taking the words of Jesus seriously

EDITOR’S NOTE: This excerpt is from chapter eight of Postcards from Babylon: The Church in American Exile, by Brian Zahnd. Used with permission.

“The first precondition of being called a spiritual leader is to perceive and feel the falsehood that is prevailing in society, and then to dedicate one’s life to a struggle against that falsehood. If one tolerates the falsehood and resigns oneself to it, one can never become a prophet. If one cannot rise above material life, one cannot even become a citizen in the Kingdom of the Spirit, far less a leader of others.” – Vladimir Solovyov in his eulogy of Fyodor Dostoevsky, 1881

The Russian poet and philosopher Vladimir Solovyov eulogized Fyodor Dostoevsky as a prophet precisely because Dostoevsky could feel the falseness prevailing in society. Dostoevsky could see through the lies that the masses agreed to believe. Dostoevsky’s greatest novels — Notes From Underground, Crime and Punishment, The Idiot, Demons, The Brothers Karamazov — were artistic masterpieces of prophetic truth-telling. What most people were too obtuse, too compromised, or just too afraid to see, Dostoevsky set forth in his novels — they were parables writ large (very large!).

This is my question for you, dear reader, “Can you feel it?” It’s all around you, but can you feel it? Can you feel the falseness that prevails in modern Babylon? Babylon is always religious and knows how to keep up appearances, but that only serves to conceal the idols Babylon really worships. Money and Power. Economy and Military. The falseness is the phony assumption that the pursuit of money and power is sustainable and leads to a life worth living. In the Babylon in which I reside (hopefully as a missionary) the falseness is very strong right now — stronger than it’s ever been in my life. But most people are so sedated with the opiates of consumer culture and consumer religion that they never even suspect it. There are others who sense it but cannot quite name it. It takes a prophet to name it. It takes the courage of a prophet to come right out and call materialism and militarism a lie. Jesus calls us to be that kind of prophetic people.

In an economic-military superpower, the truth is that money and power trump everything. That’s the functional atheism of religious people who pretend at faith but bow the knee to Mammon and Mars. That’s the falseness that prevails. That’s the deception of a material society. Can you feel it? The great lie is that life is about the acquisition of money and other forms of power. The grand deceit is that in the pursuit of wealth and power all means are justified. Every war is justified if it’s for the sake of The Economy. In Babylon this lie is pervasive and seductive…as idolatry always is.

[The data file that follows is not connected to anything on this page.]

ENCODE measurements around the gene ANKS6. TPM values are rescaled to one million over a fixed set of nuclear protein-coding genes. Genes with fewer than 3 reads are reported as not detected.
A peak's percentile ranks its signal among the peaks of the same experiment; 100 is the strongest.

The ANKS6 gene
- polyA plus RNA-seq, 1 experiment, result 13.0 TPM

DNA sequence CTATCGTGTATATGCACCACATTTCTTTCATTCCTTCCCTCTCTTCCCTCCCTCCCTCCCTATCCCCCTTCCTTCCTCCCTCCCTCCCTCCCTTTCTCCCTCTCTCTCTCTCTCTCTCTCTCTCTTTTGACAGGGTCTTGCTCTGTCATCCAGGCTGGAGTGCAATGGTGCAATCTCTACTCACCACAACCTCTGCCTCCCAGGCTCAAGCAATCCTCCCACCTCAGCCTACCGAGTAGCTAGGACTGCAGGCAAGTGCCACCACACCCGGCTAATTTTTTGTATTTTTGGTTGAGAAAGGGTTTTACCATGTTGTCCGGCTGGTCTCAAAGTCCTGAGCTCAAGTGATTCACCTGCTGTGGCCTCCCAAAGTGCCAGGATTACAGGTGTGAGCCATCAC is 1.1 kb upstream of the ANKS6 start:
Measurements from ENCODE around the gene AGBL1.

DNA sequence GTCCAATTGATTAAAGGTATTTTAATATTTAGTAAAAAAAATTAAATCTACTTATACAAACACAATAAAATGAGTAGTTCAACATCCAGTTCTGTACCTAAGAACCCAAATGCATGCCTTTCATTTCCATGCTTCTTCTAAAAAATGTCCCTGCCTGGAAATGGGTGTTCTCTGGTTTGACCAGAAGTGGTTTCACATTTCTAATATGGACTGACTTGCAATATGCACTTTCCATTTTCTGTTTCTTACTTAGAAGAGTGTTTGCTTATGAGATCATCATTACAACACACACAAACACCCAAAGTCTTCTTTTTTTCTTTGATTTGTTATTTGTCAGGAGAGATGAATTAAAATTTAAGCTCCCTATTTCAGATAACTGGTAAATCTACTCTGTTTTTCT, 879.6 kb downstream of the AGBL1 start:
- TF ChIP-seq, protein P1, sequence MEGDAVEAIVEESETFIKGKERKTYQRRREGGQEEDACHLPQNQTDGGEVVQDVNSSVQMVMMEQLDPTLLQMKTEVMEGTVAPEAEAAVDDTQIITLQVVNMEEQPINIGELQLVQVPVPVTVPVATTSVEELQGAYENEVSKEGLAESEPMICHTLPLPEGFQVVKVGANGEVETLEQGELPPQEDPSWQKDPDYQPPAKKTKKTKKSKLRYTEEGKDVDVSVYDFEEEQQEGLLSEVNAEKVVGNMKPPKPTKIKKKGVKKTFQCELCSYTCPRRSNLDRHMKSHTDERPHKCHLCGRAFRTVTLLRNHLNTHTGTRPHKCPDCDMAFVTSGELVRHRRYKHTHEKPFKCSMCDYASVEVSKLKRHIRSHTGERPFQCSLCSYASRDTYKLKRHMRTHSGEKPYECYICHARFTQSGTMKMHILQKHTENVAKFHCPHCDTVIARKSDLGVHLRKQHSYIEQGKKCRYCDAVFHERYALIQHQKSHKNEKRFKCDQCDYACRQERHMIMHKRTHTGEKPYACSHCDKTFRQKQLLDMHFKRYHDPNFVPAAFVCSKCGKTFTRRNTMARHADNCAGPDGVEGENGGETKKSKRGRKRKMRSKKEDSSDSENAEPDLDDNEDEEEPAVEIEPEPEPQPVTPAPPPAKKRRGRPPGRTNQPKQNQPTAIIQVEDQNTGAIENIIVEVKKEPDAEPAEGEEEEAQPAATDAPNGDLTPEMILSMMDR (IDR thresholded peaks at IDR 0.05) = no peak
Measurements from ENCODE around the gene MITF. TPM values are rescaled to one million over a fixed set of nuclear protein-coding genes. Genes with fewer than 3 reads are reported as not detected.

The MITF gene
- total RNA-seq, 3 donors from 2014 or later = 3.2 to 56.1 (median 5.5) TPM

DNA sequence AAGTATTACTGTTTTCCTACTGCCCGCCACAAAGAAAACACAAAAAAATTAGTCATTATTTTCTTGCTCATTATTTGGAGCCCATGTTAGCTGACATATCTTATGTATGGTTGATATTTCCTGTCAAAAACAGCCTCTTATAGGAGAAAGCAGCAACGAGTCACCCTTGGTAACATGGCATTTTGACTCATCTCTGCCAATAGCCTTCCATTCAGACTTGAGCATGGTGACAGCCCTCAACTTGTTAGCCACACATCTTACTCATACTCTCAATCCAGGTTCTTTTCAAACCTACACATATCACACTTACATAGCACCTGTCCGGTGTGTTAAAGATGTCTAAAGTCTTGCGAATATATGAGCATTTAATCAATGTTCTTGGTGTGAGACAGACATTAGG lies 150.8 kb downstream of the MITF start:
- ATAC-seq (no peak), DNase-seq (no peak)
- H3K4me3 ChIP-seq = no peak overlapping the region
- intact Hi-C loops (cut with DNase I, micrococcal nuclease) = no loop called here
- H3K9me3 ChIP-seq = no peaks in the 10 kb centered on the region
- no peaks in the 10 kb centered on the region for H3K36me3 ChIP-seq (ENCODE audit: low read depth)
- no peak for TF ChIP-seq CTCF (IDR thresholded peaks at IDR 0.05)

But can you feel the falseness of it all? Don’t you realize that even if the idolatry of materialism and militarism is preached beneath steeples and ensconced behind stained-glass it’s still antichrist? Resist it! Don’t tolerate it! Rise above it! Cain was wrong and his city was built on a lie. The meaning of life is not about besting your brother, beating your brother, conquering your brother, killing your brother. Life is about caring for your brother. That’s not naiveté, that’s Christianity!  Nietzsche was wrong. The meaning of life is not found in power, the meaning of life is found in love. God is not totalized will to power, God is kenotic self-sacrificing love. Yet far too many Christians who profess to be appalled at Nietzsche’s axiom, “God is dead,” seem enthralled by Nietzsche’s Will to Power. When American Christians tacitly agree with Nietzsche and openly agree with Ayn Rand, you know that something has gone horribly wrong — the falseness has become malignant.

Let us not talk falsely now, the hour is getting late. Let’s remember again the radical profession that we Christians make. We confess that Jesus is the world’s true king. We confess that Jesus is Lord…right now. The rightful ruler of the world is not some ancient Caesar, not some contemporary Commander in Chief, but Jesus Christ! Jesus is not going to be king someday, Jesus is King of Kings right now! Christ was crowned on the cross and God vindicated him as the world’s true king by raising him from the dead. This is what Christians confess, believe, and seek to live. We have no king but Jesus.